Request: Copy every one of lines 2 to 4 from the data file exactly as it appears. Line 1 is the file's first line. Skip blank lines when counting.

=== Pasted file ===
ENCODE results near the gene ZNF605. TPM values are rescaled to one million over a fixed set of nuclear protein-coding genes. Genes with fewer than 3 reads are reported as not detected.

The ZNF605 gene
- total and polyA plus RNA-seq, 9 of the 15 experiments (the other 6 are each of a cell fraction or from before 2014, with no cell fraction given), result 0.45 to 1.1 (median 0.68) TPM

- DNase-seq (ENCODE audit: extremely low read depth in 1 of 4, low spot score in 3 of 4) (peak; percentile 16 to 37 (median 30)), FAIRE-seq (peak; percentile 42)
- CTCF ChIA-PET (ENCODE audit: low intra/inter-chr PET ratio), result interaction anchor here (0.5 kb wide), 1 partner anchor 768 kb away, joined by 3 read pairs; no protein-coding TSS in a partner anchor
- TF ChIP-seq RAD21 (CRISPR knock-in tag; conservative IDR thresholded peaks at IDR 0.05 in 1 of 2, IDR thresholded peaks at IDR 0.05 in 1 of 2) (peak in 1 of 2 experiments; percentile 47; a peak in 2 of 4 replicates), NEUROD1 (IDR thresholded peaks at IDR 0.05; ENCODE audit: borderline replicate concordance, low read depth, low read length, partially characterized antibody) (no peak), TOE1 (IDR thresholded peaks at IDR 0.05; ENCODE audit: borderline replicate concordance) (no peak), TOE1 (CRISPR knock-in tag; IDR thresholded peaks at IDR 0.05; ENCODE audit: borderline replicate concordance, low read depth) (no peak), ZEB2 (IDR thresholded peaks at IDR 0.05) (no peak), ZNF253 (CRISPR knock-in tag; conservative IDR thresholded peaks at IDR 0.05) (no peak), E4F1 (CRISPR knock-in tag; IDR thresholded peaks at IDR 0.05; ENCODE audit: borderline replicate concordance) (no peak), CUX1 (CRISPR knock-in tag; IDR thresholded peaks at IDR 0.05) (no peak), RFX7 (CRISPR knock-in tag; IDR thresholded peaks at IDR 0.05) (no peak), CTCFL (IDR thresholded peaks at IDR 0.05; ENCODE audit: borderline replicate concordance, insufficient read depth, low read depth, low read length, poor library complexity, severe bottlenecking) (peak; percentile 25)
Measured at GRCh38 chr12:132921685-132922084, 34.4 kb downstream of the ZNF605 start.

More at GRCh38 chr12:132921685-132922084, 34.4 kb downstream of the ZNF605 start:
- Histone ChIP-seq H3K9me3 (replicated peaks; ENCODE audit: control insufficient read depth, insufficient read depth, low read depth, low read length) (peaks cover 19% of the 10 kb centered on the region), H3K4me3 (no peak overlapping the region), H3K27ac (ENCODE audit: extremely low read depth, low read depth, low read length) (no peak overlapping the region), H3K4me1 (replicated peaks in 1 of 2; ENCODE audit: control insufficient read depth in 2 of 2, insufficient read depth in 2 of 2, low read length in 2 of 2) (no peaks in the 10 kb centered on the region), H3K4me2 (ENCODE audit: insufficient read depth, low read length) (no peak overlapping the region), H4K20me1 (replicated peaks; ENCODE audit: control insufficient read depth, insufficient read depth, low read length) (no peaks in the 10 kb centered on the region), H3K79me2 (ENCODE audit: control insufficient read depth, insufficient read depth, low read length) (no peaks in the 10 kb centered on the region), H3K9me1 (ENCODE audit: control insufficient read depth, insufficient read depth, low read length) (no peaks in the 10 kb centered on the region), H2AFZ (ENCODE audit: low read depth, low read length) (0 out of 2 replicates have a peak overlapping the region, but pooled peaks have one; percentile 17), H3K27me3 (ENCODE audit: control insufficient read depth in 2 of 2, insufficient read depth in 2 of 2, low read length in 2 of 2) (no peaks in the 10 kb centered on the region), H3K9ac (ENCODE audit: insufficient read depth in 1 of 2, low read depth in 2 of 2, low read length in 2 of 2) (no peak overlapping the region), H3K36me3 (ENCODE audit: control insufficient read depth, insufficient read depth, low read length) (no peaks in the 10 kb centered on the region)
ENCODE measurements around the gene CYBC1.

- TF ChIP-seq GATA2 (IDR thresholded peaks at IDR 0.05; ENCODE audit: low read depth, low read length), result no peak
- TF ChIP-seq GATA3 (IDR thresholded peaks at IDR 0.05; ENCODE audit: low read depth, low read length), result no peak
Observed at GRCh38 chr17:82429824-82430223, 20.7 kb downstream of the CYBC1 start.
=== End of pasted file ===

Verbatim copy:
The ZNF605 gene
- total and polyA plus RNA-seq, 9 of the 15 experiments (the other 6 are each of a cell fraction or from before 2014, with no cell fraction given), result 0.45 to 1.1 (median 0.68) TPM

- DNase-seq (ENCODE audit: extremely low read depth in 1 of 4, low spot score in 3 of 4) (peak; percentile 16 to 37 (median 30)), FAIRE-seq (peak; percentile 42)